From the living room down the hall I could hear voices, and I knew that my father was manipulating them. When he was finished somehow, someway, all the blame would be shifted onto me. Tomorrow, I told myself, tomorrow I will simply disappear, and constructed in my mind some convincing lie as to why I had to leave the house.
It didn't matter. The next day no one would speak or even look at me. In one daring moment my youngest brother whispered that Daddy had told them none of them should. My mother had not left her bed. I figured between her illness and the night before it had taken its toll on her. I went into my room and tossed a few things into my backpack. Nothing much. My dad was sitting in his Lazy-boy reading, I had to walk past to get to the door. "You leave, you don't come back. EVER," the words were said to my back. I kept moving. "You hear me?"
"I hear you."
I went to the shack. There was nowhere else for me to go. I remember thinking, at least I'll be safe here, even though I felt less than welcomed. I was wrong, so wrong. I had spent most of the day between crying, being angry, hurt, and trying to convince myself that this was the start of an adventure, while trying to think of what my next move should be.
That night, I made myself as comfortable as I could on the dirt floor, my head pillowed on my backpack, using the thin blanket I had sort of like a sleeping bag. Half of it under me, the rest over me. I dozed fitfully. I grew irate that my backpack refused to stay under my head, or the blanket to remain over me. It was as if someone kept pulling them away. Plus I kept smelling a weird odor, very unpleasant, coupled with the feeling of being, more than watched, but stared at. I began to think perhaps some animal was in the shack with me and sat up, lighting the Coleman. Nothing to be seen.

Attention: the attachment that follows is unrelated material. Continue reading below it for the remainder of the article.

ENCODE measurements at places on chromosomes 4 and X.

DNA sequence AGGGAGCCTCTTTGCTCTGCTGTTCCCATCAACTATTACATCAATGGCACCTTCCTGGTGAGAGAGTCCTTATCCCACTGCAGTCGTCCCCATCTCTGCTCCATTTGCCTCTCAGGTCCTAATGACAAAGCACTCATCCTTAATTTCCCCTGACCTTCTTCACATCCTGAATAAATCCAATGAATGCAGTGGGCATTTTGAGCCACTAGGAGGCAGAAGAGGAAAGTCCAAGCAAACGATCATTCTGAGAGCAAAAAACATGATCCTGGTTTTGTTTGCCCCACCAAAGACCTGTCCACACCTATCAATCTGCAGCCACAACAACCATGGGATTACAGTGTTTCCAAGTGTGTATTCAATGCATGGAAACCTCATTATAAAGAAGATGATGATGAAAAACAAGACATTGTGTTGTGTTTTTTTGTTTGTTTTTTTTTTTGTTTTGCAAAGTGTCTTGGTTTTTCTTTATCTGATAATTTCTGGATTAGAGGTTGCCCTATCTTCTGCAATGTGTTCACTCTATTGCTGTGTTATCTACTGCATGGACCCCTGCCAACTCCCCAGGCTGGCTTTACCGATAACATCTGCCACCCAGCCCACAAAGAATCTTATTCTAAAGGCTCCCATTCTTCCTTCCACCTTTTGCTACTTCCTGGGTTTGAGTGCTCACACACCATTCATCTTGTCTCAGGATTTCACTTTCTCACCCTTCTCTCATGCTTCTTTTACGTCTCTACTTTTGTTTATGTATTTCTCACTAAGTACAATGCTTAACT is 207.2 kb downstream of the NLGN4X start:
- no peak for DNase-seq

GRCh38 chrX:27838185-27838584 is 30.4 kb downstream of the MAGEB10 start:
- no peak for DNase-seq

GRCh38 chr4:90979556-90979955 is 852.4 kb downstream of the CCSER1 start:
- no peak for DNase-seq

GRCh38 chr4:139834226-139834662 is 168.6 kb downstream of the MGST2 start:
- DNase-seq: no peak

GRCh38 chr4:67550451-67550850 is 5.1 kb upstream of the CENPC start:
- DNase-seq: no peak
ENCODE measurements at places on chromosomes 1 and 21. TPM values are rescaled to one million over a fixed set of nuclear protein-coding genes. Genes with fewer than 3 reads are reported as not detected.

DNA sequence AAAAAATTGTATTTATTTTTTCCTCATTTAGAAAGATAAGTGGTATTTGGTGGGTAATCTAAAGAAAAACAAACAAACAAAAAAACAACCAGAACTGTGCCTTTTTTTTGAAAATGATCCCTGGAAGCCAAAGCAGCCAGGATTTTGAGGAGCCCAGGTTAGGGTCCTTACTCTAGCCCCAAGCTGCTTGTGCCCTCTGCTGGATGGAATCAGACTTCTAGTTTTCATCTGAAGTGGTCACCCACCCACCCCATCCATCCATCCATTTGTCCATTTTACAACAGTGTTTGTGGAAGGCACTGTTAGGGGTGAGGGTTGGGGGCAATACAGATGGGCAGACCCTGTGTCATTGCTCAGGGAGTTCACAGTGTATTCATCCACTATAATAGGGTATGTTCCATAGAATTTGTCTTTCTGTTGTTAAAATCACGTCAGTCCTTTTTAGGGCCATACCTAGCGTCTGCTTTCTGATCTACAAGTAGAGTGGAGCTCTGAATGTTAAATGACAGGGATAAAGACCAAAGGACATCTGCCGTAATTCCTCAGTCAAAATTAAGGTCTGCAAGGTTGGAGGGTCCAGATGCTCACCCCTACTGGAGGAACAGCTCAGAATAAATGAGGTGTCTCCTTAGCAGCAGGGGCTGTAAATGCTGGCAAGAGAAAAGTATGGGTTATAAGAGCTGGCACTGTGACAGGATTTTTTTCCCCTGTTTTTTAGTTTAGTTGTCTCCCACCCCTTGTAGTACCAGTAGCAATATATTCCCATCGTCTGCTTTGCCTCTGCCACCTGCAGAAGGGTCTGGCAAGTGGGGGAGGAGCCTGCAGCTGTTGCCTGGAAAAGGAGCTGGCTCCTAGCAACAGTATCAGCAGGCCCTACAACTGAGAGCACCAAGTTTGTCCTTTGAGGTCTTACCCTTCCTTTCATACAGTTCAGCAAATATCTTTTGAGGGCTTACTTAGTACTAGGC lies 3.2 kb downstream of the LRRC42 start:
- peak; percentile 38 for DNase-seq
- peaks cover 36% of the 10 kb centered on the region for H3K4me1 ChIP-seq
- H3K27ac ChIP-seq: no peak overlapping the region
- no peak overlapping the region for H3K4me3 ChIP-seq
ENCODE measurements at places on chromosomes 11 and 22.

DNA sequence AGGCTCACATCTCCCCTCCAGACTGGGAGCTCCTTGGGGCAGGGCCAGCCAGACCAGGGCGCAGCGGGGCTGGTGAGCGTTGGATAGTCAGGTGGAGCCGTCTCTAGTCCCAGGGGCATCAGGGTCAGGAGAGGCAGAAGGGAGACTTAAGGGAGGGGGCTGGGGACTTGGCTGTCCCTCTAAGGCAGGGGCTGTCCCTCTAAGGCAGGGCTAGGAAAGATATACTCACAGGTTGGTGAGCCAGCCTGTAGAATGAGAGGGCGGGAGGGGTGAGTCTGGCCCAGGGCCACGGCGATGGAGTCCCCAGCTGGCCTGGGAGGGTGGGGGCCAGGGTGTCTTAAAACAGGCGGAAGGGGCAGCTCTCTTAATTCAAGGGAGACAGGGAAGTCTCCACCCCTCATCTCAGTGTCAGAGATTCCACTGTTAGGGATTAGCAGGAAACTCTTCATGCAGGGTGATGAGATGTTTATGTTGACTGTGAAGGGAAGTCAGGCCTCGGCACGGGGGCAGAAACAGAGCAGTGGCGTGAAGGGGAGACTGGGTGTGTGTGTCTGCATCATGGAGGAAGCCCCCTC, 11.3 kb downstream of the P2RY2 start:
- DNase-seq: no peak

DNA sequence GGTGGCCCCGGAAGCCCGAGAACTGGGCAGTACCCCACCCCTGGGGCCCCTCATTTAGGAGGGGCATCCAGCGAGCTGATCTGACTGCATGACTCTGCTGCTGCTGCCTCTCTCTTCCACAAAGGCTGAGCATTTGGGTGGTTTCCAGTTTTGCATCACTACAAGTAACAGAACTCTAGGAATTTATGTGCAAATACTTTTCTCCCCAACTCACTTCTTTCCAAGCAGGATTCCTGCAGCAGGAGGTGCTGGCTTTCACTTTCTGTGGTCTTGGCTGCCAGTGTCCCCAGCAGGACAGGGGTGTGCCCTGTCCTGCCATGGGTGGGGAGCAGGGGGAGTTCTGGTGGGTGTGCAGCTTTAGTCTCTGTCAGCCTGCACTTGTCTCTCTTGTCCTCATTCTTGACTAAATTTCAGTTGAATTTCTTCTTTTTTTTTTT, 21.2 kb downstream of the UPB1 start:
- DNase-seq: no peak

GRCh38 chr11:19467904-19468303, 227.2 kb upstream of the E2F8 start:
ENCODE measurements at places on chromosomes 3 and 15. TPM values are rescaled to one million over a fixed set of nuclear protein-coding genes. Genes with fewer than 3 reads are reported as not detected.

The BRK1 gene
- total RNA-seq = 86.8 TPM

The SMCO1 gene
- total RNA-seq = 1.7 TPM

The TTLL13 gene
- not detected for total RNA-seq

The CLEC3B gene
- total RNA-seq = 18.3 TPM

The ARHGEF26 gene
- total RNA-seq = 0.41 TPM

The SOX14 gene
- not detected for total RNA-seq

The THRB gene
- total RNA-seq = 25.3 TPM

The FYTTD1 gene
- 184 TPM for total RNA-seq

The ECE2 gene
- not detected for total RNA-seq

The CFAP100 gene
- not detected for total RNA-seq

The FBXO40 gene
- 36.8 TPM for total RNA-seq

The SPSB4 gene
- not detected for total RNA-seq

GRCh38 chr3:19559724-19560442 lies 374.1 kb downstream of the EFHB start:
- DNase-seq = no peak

I figured I may as well stay up and reached for my backpack, thinking to write in my journal, when it was forcibly pulled from me. I jumped up, and got pushed back hard on the shoulder. It felt like... You know how your fingers feel when you've been out in the cold too long and they finally begin to warm? That burning sensation? That's the closest I can come to describing it. I made a grab for my pack and managed to get the strap, and a tug of war ensued. But there was NO ONE there! Abruptly my opponent let go and I crashed into the wall. Next, the small tins of food I had massed over the weeks, began being thrown at me.
That was enough for me, I still had hold of my backpack or I probably would have left it as I did everything else as I turned tail and ran blindly through the woods, finally stopping when I tripped and fell. I've no idea how long I laid there, too scared to even cry, or even think properly. I know I was still laying there when the sun filtered down through the leaves.
And that was my first encounter with something that was not nice.
I want to cry for those who were treated poorly by their parents.: (All children deserve to be loved and protected. But how can they be protected if the danger's at home?: (
By the way, you can delete this comment if your find this irrelevant, or just, too much. I won't be offended.
You're a strong person, Val. Hats off to you.